Your turn: Will you be celebrating National Library Week with your kiddos? How do you plan to celebrate?
I finally made two felt storyboards for the kids about a month ago. Hooray! It’s something I’ve been wanting to do ever since I became a mom, but then that thing called life got in the way. You know how hectic things can get sometimes, right? Anyway, now that I created these two I’m motivated to do more since the kids really seem to enjoy them.
The first storyboard I created was “The Itsy Bitsy Spider”. When we recite the nursery rhyme I spell out some of the words like, “sun”, “rain”, “down”, “out”, “up”.
Both of the kids love the book Chicka Chicka Boom Boom so I just had to create a storyboard to go along with it. Whenever I read the book aloud to them I add all of the letters going up the coconut tree just like in the story. This helps to reinforce letter recognition.
I also use the felt alphabet letters to spell specific sight words as shown in the picture below. So fun!
I think using felt images and letters are a great way for kids to have fun with sight words without even realizing that they are learning. Also, felt storyboards are a wonderful way to spice up your storytime.
I hope you find this activity to be helpful to you and your little ones!
Do you use felt storyboards with your kids for practicing sight words or storytime? Do you want to use storyboards with your kids, but don’t have a creative bone in your body or the time to create one? Check out Playtime Felts.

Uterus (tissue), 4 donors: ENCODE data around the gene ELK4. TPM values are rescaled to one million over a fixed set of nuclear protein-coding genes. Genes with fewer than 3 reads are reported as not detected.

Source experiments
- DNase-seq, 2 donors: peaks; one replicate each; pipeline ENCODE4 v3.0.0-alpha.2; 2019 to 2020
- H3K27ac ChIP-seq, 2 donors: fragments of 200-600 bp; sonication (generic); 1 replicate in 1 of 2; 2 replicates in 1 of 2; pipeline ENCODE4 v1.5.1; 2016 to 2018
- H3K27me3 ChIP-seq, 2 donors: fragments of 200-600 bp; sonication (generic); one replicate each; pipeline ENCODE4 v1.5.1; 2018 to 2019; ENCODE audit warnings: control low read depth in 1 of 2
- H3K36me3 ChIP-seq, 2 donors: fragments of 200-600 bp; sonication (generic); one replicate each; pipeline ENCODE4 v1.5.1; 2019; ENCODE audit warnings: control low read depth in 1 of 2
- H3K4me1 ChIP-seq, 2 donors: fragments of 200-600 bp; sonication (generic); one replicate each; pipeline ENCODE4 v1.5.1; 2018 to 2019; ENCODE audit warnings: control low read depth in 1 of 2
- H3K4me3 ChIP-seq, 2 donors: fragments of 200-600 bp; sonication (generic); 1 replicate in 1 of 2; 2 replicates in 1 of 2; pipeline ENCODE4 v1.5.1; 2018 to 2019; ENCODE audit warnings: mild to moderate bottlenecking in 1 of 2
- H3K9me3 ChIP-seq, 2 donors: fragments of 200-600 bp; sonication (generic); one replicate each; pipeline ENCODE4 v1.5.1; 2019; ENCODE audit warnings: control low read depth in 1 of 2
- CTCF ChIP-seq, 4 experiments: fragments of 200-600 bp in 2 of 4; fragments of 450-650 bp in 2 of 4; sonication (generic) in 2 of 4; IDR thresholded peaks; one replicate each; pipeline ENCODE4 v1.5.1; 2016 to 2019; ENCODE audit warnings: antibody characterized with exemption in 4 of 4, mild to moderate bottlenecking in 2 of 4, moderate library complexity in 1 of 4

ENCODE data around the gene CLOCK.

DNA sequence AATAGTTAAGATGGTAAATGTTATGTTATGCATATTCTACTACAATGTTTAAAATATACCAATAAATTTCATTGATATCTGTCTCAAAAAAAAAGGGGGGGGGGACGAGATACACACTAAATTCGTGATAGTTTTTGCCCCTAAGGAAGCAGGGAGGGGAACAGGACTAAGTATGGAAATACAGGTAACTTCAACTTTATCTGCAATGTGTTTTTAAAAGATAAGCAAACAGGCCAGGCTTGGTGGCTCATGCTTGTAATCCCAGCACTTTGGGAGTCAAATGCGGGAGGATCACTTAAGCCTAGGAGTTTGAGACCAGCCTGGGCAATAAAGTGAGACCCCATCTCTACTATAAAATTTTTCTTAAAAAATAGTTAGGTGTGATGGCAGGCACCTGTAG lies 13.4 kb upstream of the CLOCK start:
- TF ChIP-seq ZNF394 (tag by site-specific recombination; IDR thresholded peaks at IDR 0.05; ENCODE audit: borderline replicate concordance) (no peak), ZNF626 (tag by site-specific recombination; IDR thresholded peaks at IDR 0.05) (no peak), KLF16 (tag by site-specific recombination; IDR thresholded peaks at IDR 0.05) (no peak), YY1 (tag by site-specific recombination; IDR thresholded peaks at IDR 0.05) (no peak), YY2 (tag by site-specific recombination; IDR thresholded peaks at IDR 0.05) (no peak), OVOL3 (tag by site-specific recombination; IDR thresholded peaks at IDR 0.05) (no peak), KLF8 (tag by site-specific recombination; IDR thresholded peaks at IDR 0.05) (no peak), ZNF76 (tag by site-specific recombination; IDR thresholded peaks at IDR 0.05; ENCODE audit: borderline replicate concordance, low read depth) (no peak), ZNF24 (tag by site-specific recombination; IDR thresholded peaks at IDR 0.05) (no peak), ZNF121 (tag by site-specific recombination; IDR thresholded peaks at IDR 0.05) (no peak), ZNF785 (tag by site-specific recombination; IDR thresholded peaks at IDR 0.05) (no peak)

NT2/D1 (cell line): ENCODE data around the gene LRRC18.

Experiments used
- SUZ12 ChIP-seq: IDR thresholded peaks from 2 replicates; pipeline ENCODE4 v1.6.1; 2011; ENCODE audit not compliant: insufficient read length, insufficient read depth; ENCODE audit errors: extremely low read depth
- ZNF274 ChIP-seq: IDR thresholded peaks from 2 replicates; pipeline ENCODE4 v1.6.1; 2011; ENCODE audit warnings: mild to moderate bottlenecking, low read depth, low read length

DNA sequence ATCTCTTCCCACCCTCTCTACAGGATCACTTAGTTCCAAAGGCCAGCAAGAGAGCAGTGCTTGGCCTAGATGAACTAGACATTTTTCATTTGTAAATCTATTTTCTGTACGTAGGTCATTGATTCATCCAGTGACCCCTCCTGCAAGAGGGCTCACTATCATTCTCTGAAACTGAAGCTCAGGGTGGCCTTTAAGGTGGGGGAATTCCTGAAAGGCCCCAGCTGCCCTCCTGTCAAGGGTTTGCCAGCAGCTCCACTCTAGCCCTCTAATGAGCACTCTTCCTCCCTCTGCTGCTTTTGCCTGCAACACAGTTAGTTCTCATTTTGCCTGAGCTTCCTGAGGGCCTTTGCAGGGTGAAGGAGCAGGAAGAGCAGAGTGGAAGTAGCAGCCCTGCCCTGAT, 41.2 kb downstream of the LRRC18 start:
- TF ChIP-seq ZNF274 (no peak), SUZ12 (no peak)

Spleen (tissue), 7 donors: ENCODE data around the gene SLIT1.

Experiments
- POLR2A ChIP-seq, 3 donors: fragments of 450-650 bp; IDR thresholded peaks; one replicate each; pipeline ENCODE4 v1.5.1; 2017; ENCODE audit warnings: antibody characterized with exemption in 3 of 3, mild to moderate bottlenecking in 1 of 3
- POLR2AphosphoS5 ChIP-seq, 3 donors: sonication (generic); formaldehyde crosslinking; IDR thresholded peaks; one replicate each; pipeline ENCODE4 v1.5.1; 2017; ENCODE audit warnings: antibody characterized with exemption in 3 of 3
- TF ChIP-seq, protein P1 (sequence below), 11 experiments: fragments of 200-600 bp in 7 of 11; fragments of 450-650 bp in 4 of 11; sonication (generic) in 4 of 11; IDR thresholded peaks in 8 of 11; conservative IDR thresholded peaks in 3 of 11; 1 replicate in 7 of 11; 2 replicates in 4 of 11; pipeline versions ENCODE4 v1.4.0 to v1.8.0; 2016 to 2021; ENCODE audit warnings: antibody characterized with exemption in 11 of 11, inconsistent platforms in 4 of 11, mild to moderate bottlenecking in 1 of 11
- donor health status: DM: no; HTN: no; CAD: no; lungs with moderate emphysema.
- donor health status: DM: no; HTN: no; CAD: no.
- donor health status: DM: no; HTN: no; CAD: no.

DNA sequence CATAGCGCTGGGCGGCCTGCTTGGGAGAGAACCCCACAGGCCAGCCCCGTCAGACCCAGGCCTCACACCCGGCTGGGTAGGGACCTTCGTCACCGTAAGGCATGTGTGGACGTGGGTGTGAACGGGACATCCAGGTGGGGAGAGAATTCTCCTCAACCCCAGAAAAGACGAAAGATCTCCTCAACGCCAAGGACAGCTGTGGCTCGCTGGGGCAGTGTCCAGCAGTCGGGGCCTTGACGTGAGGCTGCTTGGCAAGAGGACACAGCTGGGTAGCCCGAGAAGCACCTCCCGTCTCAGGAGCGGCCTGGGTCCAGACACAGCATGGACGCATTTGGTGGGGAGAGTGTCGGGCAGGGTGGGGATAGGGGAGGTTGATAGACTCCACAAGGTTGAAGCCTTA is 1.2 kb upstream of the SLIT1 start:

It’s week three of our poetry reading and craft challenge! Have you been following along with your little ones? I hope so.
This week’s poem and craft is all about caterpillars. I don’t particularly like caterpillars, but I think they are are truly fascinating creatures. There is something so interesting to me about watching them undergo metamorphosis and emerge as a beautiful winged creature.
I hope you and your children enjoy this week’s poem and craft selection!
Here is the poem we’ll be memorizing this week. Click here if you want to print it out.
This week’s craft is caterpillars made with pom pom’s, googly eyes and clothespins.
Instructions: Simply hot glue pom poms onto a clothespin then add two googly eyes. Doesn’t get any easier than that. You can also add antenna and legs using pipecleaners if you want to jazz it up a bit.
Feel free to do this craft or one of your own. Enjoy!
One of my goals for this summer is to start bringing my 2 1/2 year-old daughter to Sunday school. I want both of my kids to understand God and have a relationship with Him that lasts into their adult lives.
Since my son is still too young to start Sunday school I’ll also be getting him involved in learning about the Bible and God with the help of an awesome series of books I recently learned about.
The Read Aloud Bible Stories books are simply amazing! I ordered the first book in this series: Read Aloud Bible Stories Vol. 1 a couple of weeks ago. This award-winning series has been a bestseller since 1982. It’s currently available in five volumes and draws from both the Old and New Testament stories.
I love that each story is followed by simple application questions to teach children that although the Bible was written many years ago, it can still be applied to our everyday lives.